‘The Mummy’ – Imhotep and Anuck-Su-Namun

Though the film itself is fictional, many names of characters used in the film and its sequels are from real life people from the history of Ancient Egypt. For instance Imhotep was the name of a very famous Ancient Egyptian, who lived during the 3rd dynasty (the Old Kingdom c. 27th century B.C.). He is acknowledged as the first architect because he designed and built Djoser’s famous Step Pyramid at Saqqara. He was also renown for his medical abilities. Evidence of this was found on the bodies of people who worked under Imhotep. It is clear from some of their bones that they underwent some sort of surgery, they were even some who were found with precise, and intentional, holes in their heads. This was clearly an ancient form of head surgery.

Statue of the architect/physician Imhotep who would later be worshipped as a god

Arnold Vosloo as the High Priest Imhotep in 'The Mummy' (1999)


Imhotep is the only human (aside pharaohs) who became a god after his death and is known as the god of medicine and patron of scribes. He was worshipped as a god until the Coptic Christians wiped out the last of the Ancient Egyptian beliefs. He was even worshipped by the Greeks and the Romans.

In the film of course, the character of Imhotep is quite different from the real historical figure, though they do have some things in common. Both were commoners and both were priests and in a way, they both continued to exist long after they died.

The next historical figure is that of Imhotep’s lover, the mistress of Seti I, Anck-su-namun. Anck-su-namun, or Ankhesenamun as the historical figure is more known, was quite famous. She was one of Akhenaten’s daughters (by Nefertiti?)and she was married to the child-king Tutankhaten, or more famously known as Tutankhamun (late 18th dynasty, New Kingdom, c 16th century B.C.). When he died at the age of nineteen it is thought that Ankhesenamun married Ay, the pharaoh who inherited the throne (though he was a very old man when he became pharaoh). She disappears from history shortly after, and though we do not know where she was buried, she did leave us some evidence of her existence. First it is known that after the death of Tutankhamun she was in contact with the Hittites (an empire that rivaled Egypt in those days) and that a Hittite prince was on his way to marry her when he was killed in an ambush (by Ay?). Second, on the walls of Ay’s tomb in the Valley of the Kings (WV 23 ) it has been discovered that the images of his wife Tey were painted on top of what could only be the images of Ankhesenamun. It is also highly likely that Ay was buried in the tomb that was originally intended for Tutankhamun.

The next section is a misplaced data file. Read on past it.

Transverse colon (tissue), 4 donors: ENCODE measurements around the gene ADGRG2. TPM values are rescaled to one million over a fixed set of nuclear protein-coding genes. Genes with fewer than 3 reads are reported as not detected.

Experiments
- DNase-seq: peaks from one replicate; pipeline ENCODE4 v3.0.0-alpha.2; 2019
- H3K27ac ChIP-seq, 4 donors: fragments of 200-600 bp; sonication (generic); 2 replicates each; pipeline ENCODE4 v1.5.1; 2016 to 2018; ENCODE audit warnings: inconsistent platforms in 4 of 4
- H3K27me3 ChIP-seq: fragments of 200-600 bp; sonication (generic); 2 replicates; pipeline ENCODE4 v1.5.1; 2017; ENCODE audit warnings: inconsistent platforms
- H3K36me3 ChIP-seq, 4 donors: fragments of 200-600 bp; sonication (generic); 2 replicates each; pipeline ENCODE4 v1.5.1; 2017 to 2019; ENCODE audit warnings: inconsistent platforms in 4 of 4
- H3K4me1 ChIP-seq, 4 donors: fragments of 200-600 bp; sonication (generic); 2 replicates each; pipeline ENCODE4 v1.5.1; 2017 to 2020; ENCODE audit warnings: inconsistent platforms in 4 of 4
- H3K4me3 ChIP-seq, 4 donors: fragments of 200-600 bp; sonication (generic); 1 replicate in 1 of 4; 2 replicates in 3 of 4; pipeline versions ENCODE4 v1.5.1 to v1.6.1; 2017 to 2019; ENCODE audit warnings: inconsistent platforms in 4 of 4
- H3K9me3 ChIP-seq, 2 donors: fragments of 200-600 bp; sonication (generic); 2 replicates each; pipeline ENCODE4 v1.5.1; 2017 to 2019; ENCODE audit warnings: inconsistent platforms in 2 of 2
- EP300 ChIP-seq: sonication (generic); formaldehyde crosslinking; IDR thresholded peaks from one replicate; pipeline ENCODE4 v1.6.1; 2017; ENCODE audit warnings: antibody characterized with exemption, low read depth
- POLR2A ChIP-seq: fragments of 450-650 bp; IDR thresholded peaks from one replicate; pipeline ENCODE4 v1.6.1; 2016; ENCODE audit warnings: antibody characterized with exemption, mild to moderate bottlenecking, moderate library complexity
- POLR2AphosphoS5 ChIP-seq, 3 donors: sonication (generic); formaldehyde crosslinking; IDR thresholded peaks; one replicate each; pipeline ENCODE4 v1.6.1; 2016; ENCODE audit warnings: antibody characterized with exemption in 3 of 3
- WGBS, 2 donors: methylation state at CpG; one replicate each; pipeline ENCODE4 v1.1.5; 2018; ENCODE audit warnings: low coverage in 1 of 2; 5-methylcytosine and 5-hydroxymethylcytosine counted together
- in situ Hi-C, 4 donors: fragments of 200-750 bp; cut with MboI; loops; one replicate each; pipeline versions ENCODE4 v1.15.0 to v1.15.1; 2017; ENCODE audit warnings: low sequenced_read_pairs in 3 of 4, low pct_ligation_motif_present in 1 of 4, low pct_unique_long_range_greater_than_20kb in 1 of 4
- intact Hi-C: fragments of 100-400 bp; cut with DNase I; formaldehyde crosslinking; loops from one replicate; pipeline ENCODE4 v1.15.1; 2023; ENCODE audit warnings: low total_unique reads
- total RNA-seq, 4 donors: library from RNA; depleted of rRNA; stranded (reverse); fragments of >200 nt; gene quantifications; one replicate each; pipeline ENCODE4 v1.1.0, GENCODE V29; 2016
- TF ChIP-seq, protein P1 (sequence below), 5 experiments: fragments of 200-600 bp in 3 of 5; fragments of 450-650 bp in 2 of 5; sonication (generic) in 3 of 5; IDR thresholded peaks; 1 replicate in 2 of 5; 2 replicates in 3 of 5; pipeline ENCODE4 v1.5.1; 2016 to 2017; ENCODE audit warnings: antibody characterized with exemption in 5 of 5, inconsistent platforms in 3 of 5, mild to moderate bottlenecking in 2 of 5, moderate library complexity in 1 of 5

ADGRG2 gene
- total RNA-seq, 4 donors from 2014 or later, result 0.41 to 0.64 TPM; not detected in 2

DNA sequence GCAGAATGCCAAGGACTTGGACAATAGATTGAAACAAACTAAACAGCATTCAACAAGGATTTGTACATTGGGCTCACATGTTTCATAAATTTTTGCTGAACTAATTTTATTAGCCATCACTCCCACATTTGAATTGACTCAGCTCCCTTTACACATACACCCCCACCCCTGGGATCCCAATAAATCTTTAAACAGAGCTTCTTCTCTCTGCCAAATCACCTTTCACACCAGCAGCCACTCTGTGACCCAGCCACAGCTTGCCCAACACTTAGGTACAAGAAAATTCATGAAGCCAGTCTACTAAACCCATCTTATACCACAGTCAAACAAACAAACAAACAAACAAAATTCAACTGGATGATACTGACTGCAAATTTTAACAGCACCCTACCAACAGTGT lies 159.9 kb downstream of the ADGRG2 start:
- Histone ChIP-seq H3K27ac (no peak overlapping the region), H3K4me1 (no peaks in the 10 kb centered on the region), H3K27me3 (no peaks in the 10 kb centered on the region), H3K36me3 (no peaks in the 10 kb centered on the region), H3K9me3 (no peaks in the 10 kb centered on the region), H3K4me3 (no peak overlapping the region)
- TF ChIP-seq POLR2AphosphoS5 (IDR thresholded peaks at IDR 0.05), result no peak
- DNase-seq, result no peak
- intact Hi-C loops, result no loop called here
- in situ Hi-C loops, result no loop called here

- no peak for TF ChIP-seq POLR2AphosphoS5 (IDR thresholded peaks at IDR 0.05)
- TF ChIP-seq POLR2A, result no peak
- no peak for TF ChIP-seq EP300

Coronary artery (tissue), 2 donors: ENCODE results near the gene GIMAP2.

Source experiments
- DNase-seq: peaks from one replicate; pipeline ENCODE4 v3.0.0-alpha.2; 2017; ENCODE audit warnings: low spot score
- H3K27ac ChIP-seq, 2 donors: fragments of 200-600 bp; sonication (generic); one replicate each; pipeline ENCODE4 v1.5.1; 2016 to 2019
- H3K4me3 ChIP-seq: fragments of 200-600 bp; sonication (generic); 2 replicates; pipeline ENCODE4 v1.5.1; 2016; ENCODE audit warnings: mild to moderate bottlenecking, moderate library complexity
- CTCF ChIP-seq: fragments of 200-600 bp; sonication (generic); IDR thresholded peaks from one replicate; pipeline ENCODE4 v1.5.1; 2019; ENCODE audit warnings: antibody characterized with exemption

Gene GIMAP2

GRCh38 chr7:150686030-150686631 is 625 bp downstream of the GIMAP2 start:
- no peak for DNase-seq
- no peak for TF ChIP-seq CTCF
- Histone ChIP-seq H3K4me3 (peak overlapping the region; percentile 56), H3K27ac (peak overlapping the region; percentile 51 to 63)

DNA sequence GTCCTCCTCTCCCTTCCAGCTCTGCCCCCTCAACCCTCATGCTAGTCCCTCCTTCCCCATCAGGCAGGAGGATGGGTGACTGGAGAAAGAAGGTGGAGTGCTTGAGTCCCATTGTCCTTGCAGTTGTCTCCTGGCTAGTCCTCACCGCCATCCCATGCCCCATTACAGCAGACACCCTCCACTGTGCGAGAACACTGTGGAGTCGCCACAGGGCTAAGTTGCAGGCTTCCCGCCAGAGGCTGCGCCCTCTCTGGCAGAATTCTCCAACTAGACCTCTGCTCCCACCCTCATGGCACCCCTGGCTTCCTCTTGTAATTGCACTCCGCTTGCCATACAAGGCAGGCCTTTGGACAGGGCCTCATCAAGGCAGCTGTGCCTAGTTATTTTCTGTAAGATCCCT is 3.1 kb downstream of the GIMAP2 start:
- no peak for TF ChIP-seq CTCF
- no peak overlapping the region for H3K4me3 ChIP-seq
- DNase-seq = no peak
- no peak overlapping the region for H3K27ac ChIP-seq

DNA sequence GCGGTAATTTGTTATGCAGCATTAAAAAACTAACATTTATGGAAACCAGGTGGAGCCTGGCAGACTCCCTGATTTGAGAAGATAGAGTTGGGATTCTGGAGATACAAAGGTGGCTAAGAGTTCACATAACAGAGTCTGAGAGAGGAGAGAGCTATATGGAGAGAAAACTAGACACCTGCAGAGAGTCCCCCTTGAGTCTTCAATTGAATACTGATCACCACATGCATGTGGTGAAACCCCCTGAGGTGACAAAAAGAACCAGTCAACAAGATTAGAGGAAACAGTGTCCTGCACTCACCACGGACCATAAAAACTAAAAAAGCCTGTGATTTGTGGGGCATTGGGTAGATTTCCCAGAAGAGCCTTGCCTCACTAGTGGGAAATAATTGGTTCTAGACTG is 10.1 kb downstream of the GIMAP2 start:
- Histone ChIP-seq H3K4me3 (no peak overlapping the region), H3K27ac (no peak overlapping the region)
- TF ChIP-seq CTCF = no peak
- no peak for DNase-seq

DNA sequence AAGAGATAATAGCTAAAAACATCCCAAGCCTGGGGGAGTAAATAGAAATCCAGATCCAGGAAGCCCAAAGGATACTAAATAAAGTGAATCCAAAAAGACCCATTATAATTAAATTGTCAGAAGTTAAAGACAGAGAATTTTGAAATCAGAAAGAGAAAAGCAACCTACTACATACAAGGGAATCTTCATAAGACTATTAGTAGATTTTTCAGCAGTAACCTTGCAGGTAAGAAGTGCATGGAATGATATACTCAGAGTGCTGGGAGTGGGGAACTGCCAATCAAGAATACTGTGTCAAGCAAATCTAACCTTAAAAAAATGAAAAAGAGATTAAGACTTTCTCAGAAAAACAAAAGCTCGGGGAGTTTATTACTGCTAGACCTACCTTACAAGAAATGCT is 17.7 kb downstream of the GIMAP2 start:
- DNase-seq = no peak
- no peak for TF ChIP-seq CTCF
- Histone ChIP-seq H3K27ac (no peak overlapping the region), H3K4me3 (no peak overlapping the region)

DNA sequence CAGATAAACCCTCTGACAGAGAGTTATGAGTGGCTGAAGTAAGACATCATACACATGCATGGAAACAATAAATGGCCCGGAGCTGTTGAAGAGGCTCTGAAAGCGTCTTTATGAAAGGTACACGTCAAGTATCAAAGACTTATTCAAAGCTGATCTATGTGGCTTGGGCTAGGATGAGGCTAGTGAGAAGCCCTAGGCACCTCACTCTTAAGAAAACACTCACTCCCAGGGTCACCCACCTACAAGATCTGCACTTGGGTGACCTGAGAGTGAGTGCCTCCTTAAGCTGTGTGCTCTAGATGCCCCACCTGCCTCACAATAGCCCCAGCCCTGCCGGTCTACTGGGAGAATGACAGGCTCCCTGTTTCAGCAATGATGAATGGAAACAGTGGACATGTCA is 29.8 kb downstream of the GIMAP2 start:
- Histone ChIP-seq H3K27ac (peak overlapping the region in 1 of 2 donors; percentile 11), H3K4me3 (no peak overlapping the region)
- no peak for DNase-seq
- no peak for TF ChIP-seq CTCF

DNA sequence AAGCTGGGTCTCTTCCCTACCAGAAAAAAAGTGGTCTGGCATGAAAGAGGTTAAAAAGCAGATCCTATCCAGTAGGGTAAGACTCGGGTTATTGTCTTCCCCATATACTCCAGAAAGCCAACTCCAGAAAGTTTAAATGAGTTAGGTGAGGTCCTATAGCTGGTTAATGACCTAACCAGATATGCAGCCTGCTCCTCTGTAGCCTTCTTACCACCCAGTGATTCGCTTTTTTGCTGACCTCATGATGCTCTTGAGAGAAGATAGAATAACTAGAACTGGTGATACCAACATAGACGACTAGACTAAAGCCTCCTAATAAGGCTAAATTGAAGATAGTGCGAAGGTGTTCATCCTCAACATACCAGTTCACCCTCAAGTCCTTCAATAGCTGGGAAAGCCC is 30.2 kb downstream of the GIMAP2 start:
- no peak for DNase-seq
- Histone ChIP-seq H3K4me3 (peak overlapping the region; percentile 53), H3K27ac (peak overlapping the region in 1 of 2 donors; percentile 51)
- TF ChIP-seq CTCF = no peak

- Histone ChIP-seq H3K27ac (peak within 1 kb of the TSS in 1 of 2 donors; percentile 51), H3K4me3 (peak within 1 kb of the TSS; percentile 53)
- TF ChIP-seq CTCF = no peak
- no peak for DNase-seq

Patricia Velasquez as Anucksunamun in 'The Mummy' (1999)

Ankhesenamun giving flowers to her husband Tutankhamun


First, the character of Anck-su-namon is in the wrong dynasty (Seti I was the second king of the 19th Dynasty, whilst Anukesenamun was from the 18th dynasty), and though she is the mistress of Seti I, she is not so high up in the royal familyhierachy as her historical counterpart. Also, pharaohs had many wives and concubines, like many other cultures, including the Chinese, they believed the more women the merrier.


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